Saturday, 23 March 2013
MUSIC REVIEW: CANNED HEAT -LIVING IN THE PAST and UNDER DUTCH SKIES 1970-74
Canned Heat have been on the road for decades. Or rather versions of the band have. My agrument in this review is that the original band and the only one worthy of the name died when co-founder member Alan Wilson (above, left) died.
I now have three albums of theirs, those named above and the superb and definitive (accept no others) compilation Uncanned which has an excellent accompanying booklet, packed discs of all their best known material plus oddities and unreleased stuff.
The vocals were shared by Bob 'The Bear' Hite (he was big and hairy) and Alan 'Blind Owl' Wilson (who couldn't recognise a friend from two feet away without his glasses and I know exactly what that feels like). Hite's voice was gruff and bluesy the way you'd expect a big hairy monster to sing like when fronting a blues band. But Wilson had a very high falsetto, was a talented slide guitarist, but a fucking brilliant harp (as in harmonica, but you knew that already) player. Had he lived past 27 he'd probably be acclaimed as one of the world's greatest ever harp players. His fills when accompanying John Lee Hooker on the superb album Hooker'n'Heat sends chills down my spine.
A double vinyl album released in late 1968, it's now on a 2-disc CD. Unlike the original vinyl, this allows you to listen to both sides of the live 40 minute Refried Boogie Parts 1 & 2 without have to leave your chair, unless it's to run screaming out of the room. Only joking; it's actually better than I was expecting, but I'll get onto their endless boogie later.
The first seven tracks (side one) are a mix of blues covers, rewritten blues standards, and originals and in general it's pretty good. It opens with a good version of Pony Blues sung by Hite which is followed by My Mistake an original and haunting song written and sung by Wilson to terrific effect. Also included is their massive hit Going Up The Country. It's all very solid enjoyable stuff.
Parthenogenesis, the final track (side 2 of the vinyl), is 20 minutes long and one of the most astonishing pieces of music to come out of the 60's rock and blues bands. Consisting of nine segments, it's mostly instrumental and begins with a couple of pieces with Wilson on jaw's harp (the polite name for the jew's harp) which are dark moody sonic pieces concluding with and unbelievable version of Rollin' and Tumblin'. Wilson's up front again with a jaunty piece where he overdubs his harp playing four times and accompanies himself on guitar. Then there's Hite singing accompanied by John Mayall on piano. Swiftly passing over the drum solo, Henry Vestine overdubs his lead guitar five times for a slow feedback-laden piece which segues into a melancholy instrumental with Wilson's expressive chromatic harp accompanied by a sitar. The penultimate track is the full band playing behind Vestine's Albert Collins-styled lead guitar and it all ends where it began with Alan Wilson's atmospheric jaw's harp. The whole thing is just amazing as it shows how much subtlety and variety the band could play with and how they could go places you'd never expect. Much to my surprise, it isn't the pretentious load of crap it's been accused of but is in fact highly accomplished and I just love it.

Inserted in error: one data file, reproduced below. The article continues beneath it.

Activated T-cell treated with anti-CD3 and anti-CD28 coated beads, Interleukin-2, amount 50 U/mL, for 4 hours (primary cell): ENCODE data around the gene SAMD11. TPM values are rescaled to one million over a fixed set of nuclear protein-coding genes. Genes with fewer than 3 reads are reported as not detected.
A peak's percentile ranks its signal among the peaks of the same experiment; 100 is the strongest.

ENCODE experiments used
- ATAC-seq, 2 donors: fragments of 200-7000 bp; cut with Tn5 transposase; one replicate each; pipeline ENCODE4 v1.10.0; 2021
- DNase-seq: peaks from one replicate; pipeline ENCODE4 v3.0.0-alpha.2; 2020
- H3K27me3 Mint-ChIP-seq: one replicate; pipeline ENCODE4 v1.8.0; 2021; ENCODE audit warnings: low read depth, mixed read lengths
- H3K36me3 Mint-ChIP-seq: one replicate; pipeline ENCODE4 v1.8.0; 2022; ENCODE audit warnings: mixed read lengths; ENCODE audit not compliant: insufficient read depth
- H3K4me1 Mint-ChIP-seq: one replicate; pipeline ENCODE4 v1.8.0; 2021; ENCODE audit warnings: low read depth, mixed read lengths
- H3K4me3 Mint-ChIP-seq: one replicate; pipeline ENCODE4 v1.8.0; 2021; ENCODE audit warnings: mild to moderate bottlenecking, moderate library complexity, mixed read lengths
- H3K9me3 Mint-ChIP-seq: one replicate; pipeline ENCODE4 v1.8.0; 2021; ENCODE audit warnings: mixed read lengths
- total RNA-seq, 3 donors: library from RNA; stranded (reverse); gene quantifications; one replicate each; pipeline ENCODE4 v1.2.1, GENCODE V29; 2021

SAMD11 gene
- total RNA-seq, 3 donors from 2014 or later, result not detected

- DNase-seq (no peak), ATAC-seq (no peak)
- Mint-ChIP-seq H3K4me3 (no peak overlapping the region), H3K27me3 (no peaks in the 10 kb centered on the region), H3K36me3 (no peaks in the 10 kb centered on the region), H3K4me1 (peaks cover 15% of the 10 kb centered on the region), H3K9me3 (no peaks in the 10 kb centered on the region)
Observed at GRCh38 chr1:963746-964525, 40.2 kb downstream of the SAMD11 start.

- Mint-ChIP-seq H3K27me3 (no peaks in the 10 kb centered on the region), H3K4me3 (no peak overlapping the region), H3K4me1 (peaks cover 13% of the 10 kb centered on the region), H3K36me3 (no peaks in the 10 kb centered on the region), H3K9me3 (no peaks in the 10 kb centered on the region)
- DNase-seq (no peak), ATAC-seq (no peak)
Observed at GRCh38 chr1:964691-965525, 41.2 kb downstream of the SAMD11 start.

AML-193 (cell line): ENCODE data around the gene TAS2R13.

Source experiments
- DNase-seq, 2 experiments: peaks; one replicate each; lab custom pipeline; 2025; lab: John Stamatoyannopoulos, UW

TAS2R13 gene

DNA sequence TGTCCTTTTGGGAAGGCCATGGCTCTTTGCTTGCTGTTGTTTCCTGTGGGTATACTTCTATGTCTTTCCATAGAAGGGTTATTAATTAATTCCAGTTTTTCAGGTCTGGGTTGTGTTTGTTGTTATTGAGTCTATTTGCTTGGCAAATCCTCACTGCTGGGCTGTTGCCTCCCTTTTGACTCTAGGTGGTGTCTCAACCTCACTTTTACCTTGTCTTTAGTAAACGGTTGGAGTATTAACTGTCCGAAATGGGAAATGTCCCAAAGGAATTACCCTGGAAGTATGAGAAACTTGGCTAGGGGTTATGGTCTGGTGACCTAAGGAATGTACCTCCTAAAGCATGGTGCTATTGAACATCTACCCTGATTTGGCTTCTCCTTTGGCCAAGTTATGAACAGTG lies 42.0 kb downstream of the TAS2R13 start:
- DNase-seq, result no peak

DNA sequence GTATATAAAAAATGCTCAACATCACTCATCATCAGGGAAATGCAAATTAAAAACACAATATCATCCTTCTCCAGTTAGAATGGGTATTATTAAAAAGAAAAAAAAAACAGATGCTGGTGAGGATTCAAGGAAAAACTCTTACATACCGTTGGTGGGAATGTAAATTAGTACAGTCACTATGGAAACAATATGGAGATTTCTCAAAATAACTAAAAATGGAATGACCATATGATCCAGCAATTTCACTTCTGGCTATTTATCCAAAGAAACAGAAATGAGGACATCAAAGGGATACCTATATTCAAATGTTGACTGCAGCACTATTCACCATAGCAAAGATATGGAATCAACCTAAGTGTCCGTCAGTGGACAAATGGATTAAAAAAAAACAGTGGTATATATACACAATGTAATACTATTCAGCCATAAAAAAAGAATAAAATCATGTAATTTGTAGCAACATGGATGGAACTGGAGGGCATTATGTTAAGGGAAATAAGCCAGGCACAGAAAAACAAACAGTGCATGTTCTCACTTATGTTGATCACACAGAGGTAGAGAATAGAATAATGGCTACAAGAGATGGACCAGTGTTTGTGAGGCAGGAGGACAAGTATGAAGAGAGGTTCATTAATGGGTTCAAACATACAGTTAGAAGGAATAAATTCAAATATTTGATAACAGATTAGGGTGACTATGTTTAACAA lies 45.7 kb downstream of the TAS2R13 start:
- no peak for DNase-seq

Less than two years later Alan Wilson was dead and Canned Heat just wasn't Canned Heat any more. What you had left was this.
Canned Heat had always been known for their raucous adaption of John Lee Hooker's boogie which is fine and had its place but it wasn't all they were known for by a long long way. With the moderating influence of the immensely talented Wilson, they displayed a versatility and musical accomplishment. Wilson added the light and shade, a diversity of styles. Without him there was nothing but unsubtle renderings of blues-rock and boogie, endless, endless boogie.